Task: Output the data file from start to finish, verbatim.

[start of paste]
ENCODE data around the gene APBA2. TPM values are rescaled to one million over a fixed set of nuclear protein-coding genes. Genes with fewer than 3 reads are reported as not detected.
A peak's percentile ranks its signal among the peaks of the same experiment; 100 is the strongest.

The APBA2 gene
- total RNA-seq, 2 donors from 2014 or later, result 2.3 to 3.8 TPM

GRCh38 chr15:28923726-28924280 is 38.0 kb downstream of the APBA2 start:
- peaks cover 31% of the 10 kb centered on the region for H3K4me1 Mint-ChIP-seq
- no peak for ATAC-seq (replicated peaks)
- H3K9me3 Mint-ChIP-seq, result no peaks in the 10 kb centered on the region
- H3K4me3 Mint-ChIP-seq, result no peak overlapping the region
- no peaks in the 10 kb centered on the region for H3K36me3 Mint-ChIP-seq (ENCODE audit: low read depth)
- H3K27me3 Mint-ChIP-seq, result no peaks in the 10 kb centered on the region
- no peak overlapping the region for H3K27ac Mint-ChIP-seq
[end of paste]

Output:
ENCODE data around the gene APBA2. TPM values are rescaled to one million over a fixed set of nuclear protein-coding genes. Genes with fewer than 3 reads are reported as not detected.
A peak's percentile ranks its signal among the peaks of the same experiment; 100 is the strongest.

The APBA2 gene
- total RNA-seq, 2 donors from 2014 or later, result 2.3 to 3.8 TPM

GRCh38 chr15:28923726-28924280 is 38.0 kb downstream of the APBA2 start:
- peaks cover 31% of the 10 kb centered on the region for H3K4me1 Mint-ChIP-seq
- no peak for ATAC-seq (replicated peaks)
- H3K9me3 Mint-ChIP-seq, result no peaks in the 10 kb centered on the region
- H3K4me3 Mint-ChIP-seq, result no peak overlapping the region
- no peaks in the 10 kb centered on the region for H3K36me3 Mint-ChIP-seq (ENCODE audit: low read depth)
- H3K27me3 Mint-ChIP-seq, result no peaks in the 10 kb centered on the region
- no peak overlapping the region for H3K27ac Mint-ChIP-seq